An Orioles season that was threatening to turn into an uninspiring limp to the finish line received a big jolt of excitement when Austin Hays was a late addition to the group of September call-ups. Hays made the most of the opportunity, playing so well that it was not hard to get carried away and imagine a better Orioles future with Hays as a big part of it.
This is not the first time that an Orioles fan might have had reason to believe this about Hays. The O’s third round pick in the 2016 draft, out of Jacksonville University, leapfrogged a lot of higher-drafted players to become the first player in his draft class to make it to MLB.
The O’s, then under Dan Duquette, had Hays skip the Low-A level to begin 2017. He laid waste to the High-A competition for two months, with a .956 OPS in 64 games for Frederick that earned him a promotion to Bowie. In another 64 games at the Double-A level, Hays posted a .960 OPS. He had 16 home runs at each stop, or 32 in the five months of the minor league season.
That 2017 performance earned Hays a September call-up that season. It’s easy to say in hindsight that this was a mistake since Hays batted just .217/.238/.317 in 20 games that year. The Orioles thought he could be their September spark and they were mistaken - or at least, they were mistaken about what year Hays would be capable of being the September spark.
Prior to the 2018 season, the prospect-industrial complex took note of Hays’s 2017 performance. He ranked as high as #21 on the Baseball America top prospects list, and was #23 on MLB Pipeline’s top 100 ranking that spring.
The hype was real, though mindful of how he looked, the O’s started him back at Bowie, where Hays ended up scuffling for two months before missing most of June and July with an ankle injury that required offseason surgery.. When the 2018 minor league season ended, Hays had a .242/.271.432 batting line for Bowie. That does not get you another September in MLB.
Hays was one of the players whose fate I was most curious about before this season began. What would a new Orioles GM, Mike Elias, and his new team of front office people make of Hays’s 2017 highs and 2018 lows? When spring training rolled around, Hays made a great first impression, with five home runs in 12 games. This was, according to Baseball Reference, mostly against Double-A-level competition.
The Elias way, as O’s fans learned this spring, is not to put a ton of stock into amazing spring training results, preferring instead to rely on the predictive value of minor league performance. So back to minor league camp for Hays, where, within days, he hurt his thumb while sliding into a base. He did not find his way back into Bowie games until late May, though it only took him two weeks there to show that he was at least ready for Triple-A Norfolk.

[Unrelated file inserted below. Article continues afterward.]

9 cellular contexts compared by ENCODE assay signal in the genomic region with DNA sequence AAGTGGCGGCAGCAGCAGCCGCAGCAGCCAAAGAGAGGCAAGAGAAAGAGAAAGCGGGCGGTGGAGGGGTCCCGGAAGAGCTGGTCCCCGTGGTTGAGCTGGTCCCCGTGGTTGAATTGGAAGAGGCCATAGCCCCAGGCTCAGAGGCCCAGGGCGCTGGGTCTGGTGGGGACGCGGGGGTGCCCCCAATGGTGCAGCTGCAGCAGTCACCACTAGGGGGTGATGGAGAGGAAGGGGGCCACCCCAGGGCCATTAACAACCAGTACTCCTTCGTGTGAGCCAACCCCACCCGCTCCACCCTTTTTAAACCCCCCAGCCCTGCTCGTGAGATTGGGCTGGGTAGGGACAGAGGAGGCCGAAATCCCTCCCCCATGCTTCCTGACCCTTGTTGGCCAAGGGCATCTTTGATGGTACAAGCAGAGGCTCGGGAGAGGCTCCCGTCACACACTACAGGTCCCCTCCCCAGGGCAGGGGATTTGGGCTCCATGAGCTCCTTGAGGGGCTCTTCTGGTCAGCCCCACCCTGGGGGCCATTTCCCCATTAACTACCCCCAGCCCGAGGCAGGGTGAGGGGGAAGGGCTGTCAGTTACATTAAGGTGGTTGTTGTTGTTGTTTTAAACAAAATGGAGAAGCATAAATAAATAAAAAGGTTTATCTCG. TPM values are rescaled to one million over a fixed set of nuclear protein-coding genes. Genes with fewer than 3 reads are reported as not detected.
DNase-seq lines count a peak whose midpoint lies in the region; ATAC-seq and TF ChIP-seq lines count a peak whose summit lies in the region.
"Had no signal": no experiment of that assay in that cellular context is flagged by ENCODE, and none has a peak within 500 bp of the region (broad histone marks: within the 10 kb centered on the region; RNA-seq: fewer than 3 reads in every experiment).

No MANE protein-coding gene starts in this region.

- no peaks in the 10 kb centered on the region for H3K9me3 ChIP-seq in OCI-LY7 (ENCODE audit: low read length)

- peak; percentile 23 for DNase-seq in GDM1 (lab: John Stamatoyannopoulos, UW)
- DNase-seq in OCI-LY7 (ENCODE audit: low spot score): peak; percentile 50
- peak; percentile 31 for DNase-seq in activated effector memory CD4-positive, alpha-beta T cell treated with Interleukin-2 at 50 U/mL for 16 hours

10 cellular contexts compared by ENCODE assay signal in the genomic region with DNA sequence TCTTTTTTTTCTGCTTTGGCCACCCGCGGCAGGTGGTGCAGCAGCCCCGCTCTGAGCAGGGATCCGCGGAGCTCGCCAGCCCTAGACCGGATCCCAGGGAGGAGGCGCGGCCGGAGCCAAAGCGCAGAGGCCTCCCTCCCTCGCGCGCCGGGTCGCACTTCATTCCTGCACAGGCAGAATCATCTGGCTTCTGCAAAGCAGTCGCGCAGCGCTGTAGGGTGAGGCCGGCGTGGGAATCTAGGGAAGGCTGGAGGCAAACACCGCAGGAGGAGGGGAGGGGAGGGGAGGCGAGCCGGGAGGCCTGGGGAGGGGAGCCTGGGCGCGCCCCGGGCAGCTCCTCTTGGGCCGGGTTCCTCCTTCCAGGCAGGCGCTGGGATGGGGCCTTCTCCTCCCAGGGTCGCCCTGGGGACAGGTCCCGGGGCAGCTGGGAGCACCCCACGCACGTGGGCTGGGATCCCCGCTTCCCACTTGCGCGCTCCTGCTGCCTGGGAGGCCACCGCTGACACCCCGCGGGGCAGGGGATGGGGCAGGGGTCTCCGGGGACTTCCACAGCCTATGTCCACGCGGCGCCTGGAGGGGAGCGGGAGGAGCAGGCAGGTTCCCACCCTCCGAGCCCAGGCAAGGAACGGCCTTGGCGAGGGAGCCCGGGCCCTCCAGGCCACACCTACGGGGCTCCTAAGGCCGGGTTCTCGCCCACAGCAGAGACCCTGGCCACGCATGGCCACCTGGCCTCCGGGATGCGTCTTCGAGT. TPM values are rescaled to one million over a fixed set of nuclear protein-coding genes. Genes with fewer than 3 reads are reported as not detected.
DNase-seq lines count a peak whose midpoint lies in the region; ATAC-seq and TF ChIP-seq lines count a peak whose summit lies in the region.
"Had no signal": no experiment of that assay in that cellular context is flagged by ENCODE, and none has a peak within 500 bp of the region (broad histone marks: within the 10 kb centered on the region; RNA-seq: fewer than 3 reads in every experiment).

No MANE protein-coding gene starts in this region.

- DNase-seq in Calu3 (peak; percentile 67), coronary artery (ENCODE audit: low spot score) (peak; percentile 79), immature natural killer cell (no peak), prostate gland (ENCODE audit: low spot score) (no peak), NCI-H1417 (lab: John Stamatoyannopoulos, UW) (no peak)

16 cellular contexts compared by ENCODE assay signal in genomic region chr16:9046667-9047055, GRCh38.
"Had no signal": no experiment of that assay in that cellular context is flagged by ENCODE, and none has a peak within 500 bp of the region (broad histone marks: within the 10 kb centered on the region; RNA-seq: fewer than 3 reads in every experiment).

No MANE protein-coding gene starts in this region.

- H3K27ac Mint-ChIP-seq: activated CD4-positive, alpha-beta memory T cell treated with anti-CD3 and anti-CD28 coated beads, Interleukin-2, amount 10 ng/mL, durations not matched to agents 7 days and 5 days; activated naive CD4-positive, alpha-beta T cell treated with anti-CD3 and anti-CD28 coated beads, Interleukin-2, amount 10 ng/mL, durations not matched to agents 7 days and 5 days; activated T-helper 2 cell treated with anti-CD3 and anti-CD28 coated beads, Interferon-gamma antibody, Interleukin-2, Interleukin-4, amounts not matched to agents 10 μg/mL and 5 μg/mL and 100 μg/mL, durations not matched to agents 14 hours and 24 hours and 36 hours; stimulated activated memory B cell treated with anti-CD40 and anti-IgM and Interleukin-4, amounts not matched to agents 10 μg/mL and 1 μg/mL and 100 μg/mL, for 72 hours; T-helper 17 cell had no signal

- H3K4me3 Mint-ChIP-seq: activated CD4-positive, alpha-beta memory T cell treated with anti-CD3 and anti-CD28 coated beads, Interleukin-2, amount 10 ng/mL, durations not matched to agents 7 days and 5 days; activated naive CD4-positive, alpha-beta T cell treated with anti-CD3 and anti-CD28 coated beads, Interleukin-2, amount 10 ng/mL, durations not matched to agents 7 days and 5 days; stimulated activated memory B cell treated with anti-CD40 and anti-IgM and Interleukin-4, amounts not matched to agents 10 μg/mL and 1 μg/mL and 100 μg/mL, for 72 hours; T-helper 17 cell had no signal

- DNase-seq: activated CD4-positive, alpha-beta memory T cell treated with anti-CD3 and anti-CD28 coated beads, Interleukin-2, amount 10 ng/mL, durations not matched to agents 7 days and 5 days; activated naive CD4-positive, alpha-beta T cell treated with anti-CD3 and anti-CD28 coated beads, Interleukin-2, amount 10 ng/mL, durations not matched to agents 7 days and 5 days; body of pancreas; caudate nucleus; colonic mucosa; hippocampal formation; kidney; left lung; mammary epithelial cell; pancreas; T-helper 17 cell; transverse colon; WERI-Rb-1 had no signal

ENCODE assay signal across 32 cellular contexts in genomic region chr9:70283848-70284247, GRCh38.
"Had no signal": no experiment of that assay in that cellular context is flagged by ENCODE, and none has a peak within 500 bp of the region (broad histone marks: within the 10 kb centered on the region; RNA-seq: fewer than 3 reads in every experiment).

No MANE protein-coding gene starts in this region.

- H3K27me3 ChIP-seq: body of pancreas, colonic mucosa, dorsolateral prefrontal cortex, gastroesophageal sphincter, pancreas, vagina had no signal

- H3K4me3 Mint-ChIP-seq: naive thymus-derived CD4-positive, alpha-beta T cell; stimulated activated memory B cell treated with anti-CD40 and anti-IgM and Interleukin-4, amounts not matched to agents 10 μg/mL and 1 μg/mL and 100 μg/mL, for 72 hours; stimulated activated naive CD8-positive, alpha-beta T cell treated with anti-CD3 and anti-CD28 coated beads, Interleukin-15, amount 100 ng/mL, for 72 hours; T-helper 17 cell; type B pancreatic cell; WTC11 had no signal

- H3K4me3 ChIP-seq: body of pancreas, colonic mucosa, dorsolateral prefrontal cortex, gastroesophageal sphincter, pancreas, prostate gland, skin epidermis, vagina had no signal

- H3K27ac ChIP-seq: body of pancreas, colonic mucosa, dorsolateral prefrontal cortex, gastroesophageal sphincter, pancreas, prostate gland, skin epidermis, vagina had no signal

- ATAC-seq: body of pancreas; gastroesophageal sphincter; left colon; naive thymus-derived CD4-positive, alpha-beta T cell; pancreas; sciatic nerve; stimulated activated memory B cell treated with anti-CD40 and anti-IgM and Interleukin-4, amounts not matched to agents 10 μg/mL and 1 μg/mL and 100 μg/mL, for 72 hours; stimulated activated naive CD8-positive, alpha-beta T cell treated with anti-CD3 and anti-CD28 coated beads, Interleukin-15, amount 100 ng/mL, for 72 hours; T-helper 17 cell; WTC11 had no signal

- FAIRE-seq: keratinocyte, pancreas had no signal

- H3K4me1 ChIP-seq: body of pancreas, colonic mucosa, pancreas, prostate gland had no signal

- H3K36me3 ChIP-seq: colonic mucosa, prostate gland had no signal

The injury bug struck Hays again at Norfolk, with a hamstring issue dropping him onto the shelf again for close to three weeks. However, 2019 did not turn into a lost season like 2018 did. Hays’s overall line with Norfolk this season doesn’t scream for a call-up: .254/.304/.454. Hidden in the season total is the fact that Hays finished the Norfolk season strong, batting .294/.351/.490 from August 6 to September 2.
This proved to be enough to get him back to the MLB level. It didn’t hurt that center field was being patrolled in Baltimore by Anthony Santander and Stevie “Dr. Poo Poo” Wilkerson, neither of whom are center fielders by trade. There was room to plug in Hays, he still needed some at-bats for the year due to his injuries, and he had finished strong enough to deserve it. As we now know, things went much better this time.
You don’t have to look very hard to see what was impressive about Hays’s September. He batted .309/.373/.574 in 21 games. That’s a small sample size, to be sure, but it’s better to be able to be excited about three good weeks in MLB than to have to fret about three bad weeks. That’s especially true because in his last big league stint and his early minors action, Hays didn’t walk much, and his 75 PA this season saw his strikeout rate down and his walk rate way up to 9.3%.
It remains to be seen how that will shake out over a full season when facing rosters that aren’t loaded up with lesser September call-ups than Hays. For that matter, it remains to be seen if Hays can keep himself healthy for a full season. There’s no doubt that he plays hard, which gets him amazing catches and the occasional hustle double or infield single, but down that road also lies nicks, bumps, and bruises that might cost a player time.
I mention this mostly to keep myself from getting carried away with gushing praise, because I’m still thinking about that catch where he robbed Vlad Jr.:
Austin Hays. You are RIDICULOUS! pic.twitter.com/PZ5JpnxjOJ— Baltimore Orioles (@Orioles) September 20, 2019
Combine that with his September hitting and I just want to imagine that the Orioles center fielder of the future is now also their center fielder of the present and that the rebuilding project is that much closer to entering a more fun phase.
Hays was worth 0.7 bWAR and 0.9 fWAR in his 21 games this season. Over a full season, that puts him in the 5-7 win range. He’s probably not that good, but it’d still be a lot of fun even if he ended up as “just” a 3-4 win sort of player.
By the way, whether by coincidence or design, Hays ended the season with 128 big league at-bats under his belt. A player maintains rookie status until he hits 130 at-bats. This means that he will be eligible for 2020 Rookie of the Year voting. Maybe I got a little carried away after all.